First seed planting of the year: sweet peas, broad beans, cleome

I now have the taste for planting but I must remember my plan to not do too much this year…no stress…no unnecessary hassle. It’s difficult not to get carried away with seeds; why plant 4 if you can plant 12? And before I know it, the allotment will be a jungle again!

Planting: Cleome, broad beans, sweet peas
Cooking: Beef cheeks braised in red wine, freezer-fruit crumble, coq au vin, blueberry couronne

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Courgette humble-pie

My life has been consumed with creating the brochure for Birmingham Weekender. At this point in time I genuinely ask myself which is harder: delivering a major festival, or delivering a baby. I suspect the baby will win but at least labour is over within a day or two…. Brochure creation for festivals goes on for WEEKS, requires significant skills in diplomacy and organisation (there’s A LOT of people involved with festivals), and a level of attention to detail that provokes 3am wakefulness and a several-day-long headache (though this might all be good practice for the life-changes ahead). Every summer, without fail, I ask myself why on earth I work on festivals…and then the event happens, everyone has a great time, and the pain is forgotten. Incidentally, anyone spotting the typo on this sample page gets a proofing high-five from me.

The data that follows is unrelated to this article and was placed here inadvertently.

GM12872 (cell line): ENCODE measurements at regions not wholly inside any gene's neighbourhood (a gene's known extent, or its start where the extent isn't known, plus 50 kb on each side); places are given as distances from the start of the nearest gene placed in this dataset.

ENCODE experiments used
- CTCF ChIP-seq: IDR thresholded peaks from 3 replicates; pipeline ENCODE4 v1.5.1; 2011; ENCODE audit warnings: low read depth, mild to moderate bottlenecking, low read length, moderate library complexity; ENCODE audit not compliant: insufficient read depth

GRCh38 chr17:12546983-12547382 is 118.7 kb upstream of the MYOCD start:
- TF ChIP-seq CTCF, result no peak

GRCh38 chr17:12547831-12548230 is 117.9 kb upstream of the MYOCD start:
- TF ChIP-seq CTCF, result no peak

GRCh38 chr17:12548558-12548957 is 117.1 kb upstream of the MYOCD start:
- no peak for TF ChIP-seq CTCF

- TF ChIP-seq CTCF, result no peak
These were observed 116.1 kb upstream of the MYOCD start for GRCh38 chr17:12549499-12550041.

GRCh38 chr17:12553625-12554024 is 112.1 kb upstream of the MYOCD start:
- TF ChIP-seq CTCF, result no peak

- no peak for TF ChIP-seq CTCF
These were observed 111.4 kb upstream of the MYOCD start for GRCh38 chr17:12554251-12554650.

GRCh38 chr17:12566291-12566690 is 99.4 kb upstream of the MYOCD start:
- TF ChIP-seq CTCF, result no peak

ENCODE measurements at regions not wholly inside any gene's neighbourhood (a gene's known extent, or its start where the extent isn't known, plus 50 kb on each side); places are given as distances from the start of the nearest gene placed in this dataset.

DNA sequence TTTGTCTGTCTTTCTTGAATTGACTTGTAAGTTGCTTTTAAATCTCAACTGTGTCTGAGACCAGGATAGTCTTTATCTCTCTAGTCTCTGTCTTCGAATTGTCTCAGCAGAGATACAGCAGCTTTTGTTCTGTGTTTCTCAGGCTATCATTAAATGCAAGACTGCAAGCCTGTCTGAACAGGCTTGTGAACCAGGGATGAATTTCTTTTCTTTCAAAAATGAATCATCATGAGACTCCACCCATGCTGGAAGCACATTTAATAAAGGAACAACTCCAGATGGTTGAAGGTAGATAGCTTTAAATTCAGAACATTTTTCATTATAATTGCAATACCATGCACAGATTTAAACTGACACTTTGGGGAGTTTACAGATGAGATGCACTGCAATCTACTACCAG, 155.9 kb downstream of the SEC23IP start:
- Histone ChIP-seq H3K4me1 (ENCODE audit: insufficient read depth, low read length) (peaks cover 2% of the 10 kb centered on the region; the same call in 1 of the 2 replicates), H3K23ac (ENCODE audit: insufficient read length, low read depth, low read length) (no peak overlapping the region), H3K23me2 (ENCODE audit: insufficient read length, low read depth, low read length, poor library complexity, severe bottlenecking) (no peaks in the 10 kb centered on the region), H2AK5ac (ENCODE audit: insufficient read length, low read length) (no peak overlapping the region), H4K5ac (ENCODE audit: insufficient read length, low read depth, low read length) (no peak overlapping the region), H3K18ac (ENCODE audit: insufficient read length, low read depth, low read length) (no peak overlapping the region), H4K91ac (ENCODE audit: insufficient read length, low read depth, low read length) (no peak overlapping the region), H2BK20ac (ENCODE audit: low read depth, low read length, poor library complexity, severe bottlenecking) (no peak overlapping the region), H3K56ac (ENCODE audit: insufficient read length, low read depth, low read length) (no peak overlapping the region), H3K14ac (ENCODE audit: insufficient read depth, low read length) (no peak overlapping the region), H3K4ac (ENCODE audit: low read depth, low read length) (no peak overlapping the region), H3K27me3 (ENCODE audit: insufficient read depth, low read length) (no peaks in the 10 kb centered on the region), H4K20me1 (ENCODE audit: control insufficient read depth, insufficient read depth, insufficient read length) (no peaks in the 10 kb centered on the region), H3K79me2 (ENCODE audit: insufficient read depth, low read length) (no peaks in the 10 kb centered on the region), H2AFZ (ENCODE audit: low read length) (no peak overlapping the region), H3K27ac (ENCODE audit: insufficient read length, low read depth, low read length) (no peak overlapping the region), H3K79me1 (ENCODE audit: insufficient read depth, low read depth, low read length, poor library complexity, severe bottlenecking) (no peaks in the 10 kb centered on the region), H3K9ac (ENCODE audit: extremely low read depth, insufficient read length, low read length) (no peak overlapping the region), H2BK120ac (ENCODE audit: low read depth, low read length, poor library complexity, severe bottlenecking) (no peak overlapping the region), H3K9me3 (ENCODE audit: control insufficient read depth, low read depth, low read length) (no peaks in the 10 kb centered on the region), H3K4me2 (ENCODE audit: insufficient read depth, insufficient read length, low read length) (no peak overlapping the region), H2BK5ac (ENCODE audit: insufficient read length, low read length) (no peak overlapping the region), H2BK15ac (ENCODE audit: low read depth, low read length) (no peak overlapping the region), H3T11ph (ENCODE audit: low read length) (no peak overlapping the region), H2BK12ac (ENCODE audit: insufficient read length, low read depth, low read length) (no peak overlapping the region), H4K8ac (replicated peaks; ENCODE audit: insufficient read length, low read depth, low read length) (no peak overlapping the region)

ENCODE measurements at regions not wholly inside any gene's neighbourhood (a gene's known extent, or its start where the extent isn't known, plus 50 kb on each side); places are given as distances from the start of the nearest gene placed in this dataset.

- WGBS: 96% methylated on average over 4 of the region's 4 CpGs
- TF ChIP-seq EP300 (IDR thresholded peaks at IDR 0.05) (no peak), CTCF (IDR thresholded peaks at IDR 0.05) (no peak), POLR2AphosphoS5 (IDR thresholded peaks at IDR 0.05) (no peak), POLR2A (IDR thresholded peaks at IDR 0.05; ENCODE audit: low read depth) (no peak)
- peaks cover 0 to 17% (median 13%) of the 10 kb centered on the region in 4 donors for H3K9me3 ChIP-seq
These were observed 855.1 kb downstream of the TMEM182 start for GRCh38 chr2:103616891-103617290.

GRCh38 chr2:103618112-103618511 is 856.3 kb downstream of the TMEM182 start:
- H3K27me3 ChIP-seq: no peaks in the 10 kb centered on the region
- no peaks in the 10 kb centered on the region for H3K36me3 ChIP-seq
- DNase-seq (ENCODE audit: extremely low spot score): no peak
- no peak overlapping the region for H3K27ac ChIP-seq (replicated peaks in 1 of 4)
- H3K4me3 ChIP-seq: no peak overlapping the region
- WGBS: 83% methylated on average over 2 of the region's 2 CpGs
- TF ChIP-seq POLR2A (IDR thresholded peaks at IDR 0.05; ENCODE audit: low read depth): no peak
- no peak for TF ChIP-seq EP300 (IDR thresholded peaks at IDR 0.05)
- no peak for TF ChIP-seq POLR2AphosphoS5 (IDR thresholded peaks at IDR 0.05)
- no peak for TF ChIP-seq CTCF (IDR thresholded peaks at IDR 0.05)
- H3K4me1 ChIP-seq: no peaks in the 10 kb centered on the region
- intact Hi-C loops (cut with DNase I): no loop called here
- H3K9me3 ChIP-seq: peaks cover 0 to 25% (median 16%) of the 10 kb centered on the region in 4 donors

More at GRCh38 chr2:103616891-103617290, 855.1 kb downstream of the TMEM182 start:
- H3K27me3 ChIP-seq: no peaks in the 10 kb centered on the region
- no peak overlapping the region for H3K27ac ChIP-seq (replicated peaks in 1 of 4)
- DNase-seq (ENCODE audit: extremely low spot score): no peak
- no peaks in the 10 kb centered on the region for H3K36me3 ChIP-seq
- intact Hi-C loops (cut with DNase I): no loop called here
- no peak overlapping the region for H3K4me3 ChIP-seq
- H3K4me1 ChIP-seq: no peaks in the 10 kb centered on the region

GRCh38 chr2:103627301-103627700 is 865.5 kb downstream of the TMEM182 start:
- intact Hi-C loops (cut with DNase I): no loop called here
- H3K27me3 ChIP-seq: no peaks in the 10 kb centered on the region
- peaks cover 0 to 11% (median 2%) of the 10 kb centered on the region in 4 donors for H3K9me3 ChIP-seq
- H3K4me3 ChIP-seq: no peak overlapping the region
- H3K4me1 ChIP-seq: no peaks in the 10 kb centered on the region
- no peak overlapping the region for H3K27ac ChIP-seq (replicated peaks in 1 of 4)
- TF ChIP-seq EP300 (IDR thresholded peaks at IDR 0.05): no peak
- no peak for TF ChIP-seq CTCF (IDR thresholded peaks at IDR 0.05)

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This has taken over my life but the end is in sight

Brochure is booked onto the presses Monday morning, after which I fully intend to get a bit more balance in my life. In the last week or two there’s been some rain (hurray!) and the allotment is actually perking up! The cornflowers and borage are beautiful, attracting a hum of bees, and we have the first zinnia and sunflowers.

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The cornflowers and borage attract a constant hum of bees

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Sunflowers are finally perking up

It’s the start of the courgette glut season so there’s several of these every visit, plus tubs of blueberries and enough greens now to keep us going.

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Despite my winging there are pickings!

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This is what happens when you plant courgettes too close together